On the big screen, Marvel team-ups are so, so satisfying.
The Marvel Cinematic Universe has offered moviegoers many exciting superhero pairings since the MCU kicked off with Iron Man in 2008. One team-up involving our favorite hero from Queens, New York, still hasn’t seen the light of day.
But back to the team-ups for a moment. Some memorable MCU on-screen pairings have included:
- Captain America and Iron Man.
- Nick Fury and Captain Marvel.
- Hulk and Black Widow.
- Nebula and Iron Man.
- Doctor Strange and Star-Lord.
When it comes to our favorite wall-crawler, Spider-Man, his team-ups have been limited. His position as a character who Marvel Studios and Sony Pictures share is to blame.
Rather than bore you with the legalese, a more interesting conversation would be to explore what could happen if Sony loosened some of the restraints on Tom Holland’s Spider-Man. Imagine if the dimensions separating the MCU and SPUMC (Sony Pictures Universe of Marvel Characters; a mouthful) were allowed to converge.
Spidey certainly isn’t suffering in team-ups, having joined the Avengers and fought alongside Iron Man, Nick Fury, and Mysterio in his solo films. (Which is great!)
Still, there’s one big, toothy badass that fans are clamoring to see Spider-Man meet on screen.
We’re talking, of course, about Venom, baby.
“I would be remiss if I wasn’t trying to steer any connectivity. I wouldn’t be doing the job if I wasn’t awake and open to any opportunity or eventuality or be excited by that,” Hardy said.
While there will certainly be some red tape to claw and bite through, it doesn’t seem unlikely that we’ll see Venom and Spider-Man share the screen again this decade.
What would a Spider-Man/Venom film look like?
Given that Venom in the SPUMC films didn’t get the symbiote from Spider-Man, and didn’t begin his journey as a villain, the big question is: What would a Spider-Man/Venom film look like?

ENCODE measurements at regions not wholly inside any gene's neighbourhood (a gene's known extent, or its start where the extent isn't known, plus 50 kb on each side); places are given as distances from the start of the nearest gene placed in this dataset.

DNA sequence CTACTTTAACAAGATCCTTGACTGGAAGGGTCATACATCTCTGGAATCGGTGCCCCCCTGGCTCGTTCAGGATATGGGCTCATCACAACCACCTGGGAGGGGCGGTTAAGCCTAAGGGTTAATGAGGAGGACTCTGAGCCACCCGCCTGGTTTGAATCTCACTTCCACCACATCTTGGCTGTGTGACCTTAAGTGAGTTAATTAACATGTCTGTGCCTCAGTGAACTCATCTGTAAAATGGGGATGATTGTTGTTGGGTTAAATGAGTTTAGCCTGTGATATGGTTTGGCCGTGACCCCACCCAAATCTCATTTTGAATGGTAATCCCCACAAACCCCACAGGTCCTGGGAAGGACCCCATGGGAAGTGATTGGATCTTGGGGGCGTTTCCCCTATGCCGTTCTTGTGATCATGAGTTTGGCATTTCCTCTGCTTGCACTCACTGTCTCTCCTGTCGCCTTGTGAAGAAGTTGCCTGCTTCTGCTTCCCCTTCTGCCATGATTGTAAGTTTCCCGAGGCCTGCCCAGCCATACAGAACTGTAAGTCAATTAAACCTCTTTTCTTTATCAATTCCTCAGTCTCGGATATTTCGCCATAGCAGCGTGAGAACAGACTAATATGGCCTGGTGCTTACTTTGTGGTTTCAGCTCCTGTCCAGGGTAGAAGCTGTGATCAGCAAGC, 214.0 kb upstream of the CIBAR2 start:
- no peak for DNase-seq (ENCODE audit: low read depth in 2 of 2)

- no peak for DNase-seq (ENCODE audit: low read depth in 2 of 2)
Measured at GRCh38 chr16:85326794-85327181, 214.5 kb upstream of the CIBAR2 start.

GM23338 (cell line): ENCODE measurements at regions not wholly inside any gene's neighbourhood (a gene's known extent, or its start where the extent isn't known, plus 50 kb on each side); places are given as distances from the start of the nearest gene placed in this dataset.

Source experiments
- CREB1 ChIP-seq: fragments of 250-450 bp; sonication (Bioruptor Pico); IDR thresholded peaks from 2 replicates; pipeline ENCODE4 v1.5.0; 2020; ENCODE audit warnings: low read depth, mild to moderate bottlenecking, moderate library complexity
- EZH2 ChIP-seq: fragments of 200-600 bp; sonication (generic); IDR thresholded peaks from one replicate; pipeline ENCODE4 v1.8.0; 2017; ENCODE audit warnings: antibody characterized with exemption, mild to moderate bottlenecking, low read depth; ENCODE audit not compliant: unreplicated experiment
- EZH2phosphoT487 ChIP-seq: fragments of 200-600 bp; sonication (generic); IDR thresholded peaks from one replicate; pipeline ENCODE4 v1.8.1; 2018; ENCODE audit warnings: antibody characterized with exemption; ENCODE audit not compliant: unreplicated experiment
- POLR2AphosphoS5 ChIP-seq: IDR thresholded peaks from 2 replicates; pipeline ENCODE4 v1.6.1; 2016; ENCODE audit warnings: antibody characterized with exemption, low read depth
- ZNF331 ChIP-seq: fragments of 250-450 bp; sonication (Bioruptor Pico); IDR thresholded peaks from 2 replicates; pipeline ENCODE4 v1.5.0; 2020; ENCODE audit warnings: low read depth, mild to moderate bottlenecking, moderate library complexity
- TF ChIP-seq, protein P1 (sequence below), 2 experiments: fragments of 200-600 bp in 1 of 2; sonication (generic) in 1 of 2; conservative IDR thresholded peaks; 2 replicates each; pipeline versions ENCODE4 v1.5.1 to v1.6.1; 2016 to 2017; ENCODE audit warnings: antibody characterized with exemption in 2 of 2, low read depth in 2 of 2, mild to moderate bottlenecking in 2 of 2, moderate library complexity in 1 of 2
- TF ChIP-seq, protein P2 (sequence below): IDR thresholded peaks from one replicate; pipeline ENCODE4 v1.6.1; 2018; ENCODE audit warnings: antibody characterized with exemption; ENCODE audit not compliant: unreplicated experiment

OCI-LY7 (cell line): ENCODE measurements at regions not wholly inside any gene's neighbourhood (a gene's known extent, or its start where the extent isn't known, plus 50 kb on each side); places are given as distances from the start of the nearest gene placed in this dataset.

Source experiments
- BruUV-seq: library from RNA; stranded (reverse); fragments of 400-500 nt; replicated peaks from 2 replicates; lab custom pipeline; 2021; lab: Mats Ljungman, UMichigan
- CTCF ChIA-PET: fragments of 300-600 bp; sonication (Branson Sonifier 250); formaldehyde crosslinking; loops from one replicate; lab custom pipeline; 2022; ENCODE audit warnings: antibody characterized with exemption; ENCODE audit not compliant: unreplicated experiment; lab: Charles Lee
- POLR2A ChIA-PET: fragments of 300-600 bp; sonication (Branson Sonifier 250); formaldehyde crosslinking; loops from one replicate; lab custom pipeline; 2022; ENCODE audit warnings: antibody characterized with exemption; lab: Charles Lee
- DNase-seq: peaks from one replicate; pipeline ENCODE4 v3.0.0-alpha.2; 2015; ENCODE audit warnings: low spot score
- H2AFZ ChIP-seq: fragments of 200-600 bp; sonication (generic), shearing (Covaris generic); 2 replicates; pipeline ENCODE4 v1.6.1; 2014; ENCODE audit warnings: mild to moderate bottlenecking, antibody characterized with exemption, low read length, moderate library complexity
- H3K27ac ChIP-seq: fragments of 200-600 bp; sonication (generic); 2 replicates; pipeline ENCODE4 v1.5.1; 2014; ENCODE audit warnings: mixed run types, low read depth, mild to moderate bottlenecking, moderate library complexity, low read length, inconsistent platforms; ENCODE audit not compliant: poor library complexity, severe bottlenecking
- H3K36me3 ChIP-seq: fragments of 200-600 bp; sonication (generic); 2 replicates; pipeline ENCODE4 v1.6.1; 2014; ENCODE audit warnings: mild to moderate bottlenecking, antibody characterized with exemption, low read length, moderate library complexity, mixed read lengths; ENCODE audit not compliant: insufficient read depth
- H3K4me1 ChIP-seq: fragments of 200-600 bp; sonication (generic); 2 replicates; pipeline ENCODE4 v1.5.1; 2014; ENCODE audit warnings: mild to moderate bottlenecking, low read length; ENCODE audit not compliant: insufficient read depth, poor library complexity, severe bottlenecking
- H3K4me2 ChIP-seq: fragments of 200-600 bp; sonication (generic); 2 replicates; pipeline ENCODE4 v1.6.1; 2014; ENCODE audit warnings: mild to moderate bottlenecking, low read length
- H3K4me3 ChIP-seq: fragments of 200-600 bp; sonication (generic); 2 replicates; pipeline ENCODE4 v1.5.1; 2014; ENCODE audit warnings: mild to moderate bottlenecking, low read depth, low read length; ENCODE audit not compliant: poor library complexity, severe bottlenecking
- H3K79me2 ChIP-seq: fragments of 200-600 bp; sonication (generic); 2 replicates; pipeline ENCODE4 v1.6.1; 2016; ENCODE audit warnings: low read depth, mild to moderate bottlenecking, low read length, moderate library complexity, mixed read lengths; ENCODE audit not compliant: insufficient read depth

The comics may point the way.
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An unhealthy obsession — When Venom/Eddie Brock crashed onto the scene of Marvel Comics in 1988, his sole purpose was to make Spider-Man/Peter Parker’s life a living hell. From antagonizing Mary Jane to stranding Spider-Man on an island, Venom had an unhealthy obsession with Spider-Man.
It was only when Spider-Man requested Venom’s aid in defeating his progeny, Carnage/Cletus Kasady, that Venom was able to put aside his grudge (for a time) and tap into his more heroic, or anti-heroic, side.
A loveable loser — As the self-proclaimed “Lethal Protector,” Brock left New York after Carnage’s defeat and settled into life as a vigilante in San Francisco. This arc, written by David Michelinie and illustrated by Mark Bagley, Ron Lim, and Sam de la Rosa, serves as the basis for Ruben Fleischer’s Venom movie.
That film hits on some of the goofier elements of the character and fashions Venom as a more heroic figure than some audiences who are only familiar with his villainous plots expected. Venom is a loveable loser in the film series, rather than the meathead bully he was originally depicted as in the comics.